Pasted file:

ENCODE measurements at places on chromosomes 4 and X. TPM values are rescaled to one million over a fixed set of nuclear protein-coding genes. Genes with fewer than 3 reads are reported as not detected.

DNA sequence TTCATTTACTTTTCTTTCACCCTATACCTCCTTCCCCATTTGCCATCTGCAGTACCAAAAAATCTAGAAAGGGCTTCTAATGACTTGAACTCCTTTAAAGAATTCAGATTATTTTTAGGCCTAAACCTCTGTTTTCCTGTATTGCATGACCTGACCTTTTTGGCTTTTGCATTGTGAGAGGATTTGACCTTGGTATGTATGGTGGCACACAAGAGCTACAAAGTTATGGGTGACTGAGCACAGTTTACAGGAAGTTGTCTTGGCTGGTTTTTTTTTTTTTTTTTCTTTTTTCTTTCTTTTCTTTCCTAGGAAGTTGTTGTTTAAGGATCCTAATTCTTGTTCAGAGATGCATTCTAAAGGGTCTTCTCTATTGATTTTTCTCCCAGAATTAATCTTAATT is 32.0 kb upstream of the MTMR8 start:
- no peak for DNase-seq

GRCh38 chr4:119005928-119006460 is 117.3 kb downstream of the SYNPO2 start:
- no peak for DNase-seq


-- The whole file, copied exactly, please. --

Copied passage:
ENCODE measurements at places on chromosomes 4 and X. TPM values are rescaled to one million over a fixed set of nuclear protein-coding genes. Genes with fewer than 3 reads are reported as not detected.

DNA sequence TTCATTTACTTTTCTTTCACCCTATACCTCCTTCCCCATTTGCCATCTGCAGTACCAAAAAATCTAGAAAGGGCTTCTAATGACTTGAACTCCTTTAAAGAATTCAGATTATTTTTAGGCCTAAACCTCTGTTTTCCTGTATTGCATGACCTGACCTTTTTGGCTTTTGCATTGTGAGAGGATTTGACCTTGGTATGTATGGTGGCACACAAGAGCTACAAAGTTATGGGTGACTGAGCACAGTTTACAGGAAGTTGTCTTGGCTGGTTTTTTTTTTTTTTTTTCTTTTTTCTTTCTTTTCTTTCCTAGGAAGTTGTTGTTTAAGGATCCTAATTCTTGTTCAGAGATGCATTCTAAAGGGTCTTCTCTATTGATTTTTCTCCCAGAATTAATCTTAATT is 32.0 kb upstream of the MTMR8 start:
- no peak for DNase-seq

GRCh38 chr4:119005928-119006460 is 117.3 kb downstream of the SYNPO2 start:
- no peak for DNase-seq